B&Q owner unveils major new strategy in DIY wars

B&Q owner Kingfisher is seeking to boost profits. Picture: Lisa Ferguson
B&Q owner Kingfisher is seeking to boost profits. Picture: Lisa Ferguson
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Kingfisher, owner of the B&Q chain, has unveiled plans to boost annual profits by £500 million over five years just weeks after rival Homebase’s new Australian owner promised to invest £500m into the business.

However, investors appeared a bit apprehensive about the latest plan announced at a capital markets day with fund managers and analysts yesterday, as Kingfisher chief executive Veronique Laury said the target would cost £800m through cost cutting, better sourcing, a big expansion of its Screwfix Direct business and an improved website.

Laury also said that the investment needed would see Kingfisher’s profits fall by about £50m this year and between £70m and £100m in the second year.

But she added that the strategy would also help Kingfisher return £600m to shareholders within three years through a share buyback.

The announcement comes in the wake of a shake-up in the DIY sector after Homebase was taken over by Wesfarmers in a £340m deal earlier this month.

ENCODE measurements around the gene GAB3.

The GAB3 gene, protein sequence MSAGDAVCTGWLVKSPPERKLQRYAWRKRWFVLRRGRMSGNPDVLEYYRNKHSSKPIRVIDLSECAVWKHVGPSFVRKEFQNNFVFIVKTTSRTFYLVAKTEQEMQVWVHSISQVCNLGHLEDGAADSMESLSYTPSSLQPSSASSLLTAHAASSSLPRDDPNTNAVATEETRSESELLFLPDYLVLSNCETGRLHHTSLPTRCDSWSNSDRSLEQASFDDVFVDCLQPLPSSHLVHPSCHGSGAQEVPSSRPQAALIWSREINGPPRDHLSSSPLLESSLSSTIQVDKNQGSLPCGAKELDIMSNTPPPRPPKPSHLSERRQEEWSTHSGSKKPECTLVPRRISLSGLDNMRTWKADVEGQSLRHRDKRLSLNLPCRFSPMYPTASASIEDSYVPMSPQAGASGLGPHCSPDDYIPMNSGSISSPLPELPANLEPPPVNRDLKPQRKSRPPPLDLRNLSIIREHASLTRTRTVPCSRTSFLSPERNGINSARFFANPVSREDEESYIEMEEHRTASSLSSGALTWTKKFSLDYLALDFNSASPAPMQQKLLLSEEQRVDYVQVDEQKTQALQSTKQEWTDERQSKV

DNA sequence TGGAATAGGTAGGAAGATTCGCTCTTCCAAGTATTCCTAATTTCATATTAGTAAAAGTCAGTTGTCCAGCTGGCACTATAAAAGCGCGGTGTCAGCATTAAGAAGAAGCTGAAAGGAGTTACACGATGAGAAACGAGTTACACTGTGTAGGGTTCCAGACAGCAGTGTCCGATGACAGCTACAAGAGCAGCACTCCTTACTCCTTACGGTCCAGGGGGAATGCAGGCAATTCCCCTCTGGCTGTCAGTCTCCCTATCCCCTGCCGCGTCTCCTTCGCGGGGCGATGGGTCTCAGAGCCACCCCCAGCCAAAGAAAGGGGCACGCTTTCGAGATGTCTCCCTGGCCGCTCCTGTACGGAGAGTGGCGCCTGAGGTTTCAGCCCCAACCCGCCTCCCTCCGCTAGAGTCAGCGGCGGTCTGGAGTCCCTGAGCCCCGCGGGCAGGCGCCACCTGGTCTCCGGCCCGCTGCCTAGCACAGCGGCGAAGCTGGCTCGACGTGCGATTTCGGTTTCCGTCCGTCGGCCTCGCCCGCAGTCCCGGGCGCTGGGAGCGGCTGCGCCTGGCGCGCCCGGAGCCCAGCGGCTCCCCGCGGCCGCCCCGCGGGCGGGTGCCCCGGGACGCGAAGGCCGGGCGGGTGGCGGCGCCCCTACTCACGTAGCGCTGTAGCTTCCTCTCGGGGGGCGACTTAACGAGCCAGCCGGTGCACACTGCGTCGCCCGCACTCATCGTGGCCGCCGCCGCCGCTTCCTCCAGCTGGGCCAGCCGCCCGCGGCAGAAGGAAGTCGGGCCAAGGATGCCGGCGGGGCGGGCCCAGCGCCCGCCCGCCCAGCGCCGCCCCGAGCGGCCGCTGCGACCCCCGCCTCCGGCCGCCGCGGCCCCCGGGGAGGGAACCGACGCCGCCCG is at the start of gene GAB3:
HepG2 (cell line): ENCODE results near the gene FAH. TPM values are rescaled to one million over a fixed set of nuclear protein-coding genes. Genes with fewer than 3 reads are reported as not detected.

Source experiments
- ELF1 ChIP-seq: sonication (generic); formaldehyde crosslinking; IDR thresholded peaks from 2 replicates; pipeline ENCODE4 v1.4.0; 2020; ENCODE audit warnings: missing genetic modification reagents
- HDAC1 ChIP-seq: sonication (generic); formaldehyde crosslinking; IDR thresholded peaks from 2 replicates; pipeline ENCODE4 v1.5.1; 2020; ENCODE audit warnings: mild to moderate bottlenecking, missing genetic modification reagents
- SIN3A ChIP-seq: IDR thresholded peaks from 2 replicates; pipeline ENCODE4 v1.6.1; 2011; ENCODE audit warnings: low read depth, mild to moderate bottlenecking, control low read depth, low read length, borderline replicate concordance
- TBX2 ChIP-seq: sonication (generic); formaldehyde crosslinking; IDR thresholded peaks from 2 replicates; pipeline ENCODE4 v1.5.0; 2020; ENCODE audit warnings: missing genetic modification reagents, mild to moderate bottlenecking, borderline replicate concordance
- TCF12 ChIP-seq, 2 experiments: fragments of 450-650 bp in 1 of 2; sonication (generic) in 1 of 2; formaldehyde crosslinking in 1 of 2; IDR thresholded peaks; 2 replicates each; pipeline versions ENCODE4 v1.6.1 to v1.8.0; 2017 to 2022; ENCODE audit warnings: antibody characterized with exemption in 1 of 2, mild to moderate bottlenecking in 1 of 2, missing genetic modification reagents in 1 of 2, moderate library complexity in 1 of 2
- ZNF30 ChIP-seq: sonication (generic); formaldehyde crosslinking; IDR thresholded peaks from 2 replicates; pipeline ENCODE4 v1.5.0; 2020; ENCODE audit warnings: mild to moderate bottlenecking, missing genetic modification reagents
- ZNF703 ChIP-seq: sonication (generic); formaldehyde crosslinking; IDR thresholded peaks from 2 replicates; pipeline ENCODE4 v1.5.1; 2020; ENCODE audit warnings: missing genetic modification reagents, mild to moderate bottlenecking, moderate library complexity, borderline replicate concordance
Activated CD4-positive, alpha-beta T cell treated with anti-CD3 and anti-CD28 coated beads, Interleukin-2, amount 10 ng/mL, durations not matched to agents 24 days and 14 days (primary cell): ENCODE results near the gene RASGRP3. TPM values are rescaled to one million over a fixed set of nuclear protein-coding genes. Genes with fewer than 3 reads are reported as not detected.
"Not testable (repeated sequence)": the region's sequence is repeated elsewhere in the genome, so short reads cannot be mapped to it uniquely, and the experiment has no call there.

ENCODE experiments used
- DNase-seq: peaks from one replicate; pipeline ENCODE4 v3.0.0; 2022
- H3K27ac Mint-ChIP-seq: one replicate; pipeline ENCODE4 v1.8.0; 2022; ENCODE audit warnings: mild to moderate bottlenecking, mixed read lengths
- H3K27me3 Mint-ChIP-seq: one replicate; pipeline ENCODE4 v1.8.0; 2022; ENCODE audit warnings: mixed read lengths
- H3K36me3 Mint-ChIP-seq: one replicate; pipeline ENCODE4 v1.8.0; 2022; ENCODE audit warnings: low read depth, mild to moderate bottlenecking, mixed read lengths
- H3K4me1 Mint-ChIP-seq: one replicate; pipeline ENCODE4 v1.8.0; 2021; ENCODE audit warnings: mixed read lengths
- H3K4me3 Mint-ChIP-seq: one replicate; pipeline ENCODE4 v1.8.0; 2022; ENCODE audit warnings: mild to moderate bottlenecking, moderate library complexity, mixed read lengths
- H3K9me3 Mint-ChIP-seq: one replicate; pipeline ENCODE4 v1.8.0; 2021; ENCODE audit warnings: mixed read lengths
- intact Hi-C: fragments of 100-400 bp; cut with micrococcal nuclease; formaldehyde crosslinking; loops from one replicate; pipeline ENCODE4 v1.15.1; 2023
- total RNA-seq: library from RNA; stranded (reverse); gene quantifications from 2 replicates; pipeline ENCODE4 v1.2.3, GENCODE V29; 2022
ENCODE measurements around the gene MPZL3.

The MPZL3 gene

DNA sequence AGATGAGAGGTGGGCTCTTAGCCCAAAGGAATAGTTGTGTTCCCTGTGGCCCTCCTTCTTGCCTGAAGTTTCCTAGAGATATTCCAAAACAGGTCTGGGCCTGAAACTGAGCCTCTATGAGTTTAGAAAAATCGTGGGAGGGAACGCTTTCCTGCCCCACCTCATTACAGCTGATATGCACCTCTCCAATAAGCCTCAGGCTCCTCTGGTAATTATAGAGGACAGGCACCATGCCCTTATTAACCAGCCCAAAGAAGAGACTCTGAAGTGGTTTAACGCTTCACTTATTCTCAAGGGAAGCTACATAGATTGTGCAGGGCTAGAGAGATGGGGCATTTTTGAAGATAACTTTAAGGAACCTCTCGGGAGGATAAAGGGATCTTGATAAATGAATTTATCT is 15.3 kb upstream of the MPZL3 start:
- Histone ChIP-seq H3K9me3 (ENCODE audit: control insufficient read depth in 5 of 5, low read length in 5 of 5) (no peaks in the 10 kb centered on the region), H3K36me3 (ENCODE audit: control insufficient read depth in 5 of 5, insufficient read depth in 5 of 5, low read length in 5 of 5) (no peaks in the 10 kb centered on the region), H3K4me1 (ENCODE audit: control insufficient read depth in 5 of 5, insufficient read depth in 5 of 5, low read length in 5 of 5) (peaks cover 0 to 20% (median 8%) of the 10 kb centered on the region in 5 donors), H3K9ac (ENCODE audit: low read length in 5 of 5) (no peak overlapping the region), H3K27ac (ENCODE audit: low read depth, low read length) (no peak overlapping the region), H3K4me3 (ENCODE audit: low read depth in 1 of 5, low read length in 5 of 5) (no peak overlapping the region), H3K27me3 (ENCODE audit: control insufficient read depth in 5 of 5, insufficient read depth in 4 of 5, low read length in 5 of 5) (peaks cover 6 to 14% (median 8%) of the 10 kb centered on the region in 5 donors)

READ MORE: Homebase owner agrees £340m sale of DIY chain

Laury said the new strategy would focus on “three key pillars of creating a unified, unique and leading home improvement offer, driving our digital capability and optimising our operational efficiency”.

She added that Kingfisher acknowledged “the challenges ahead”, but that the opportunities offered by successful implementation of the strategy were significant.

Laury announced cost cuts last March, including shutting 60 stores in two years and 3,000 redundancies in the UK and Ireland. Kingfisher notched up like-for-like sales growth of 2.4 per cent at its DIY chain in the quarter to end-October. Its Screwfix arm saw store sales lift 13.3 per cent thanks to strong growth in the housing market.

But Kingfisher’s French business – where it trades as Castorama and Brico Depot – continued to struggle, as weak consumer confidence and declines in the housing and construction markets saw sales edge just 0.1 per cent higher.

Analyst Kate Calvert at Investec said the returns for shareholders in the plan were “insufficient for the execution risk”.

Calvert added that there was “no guarantee that all the costs will fall out and the profits come through”.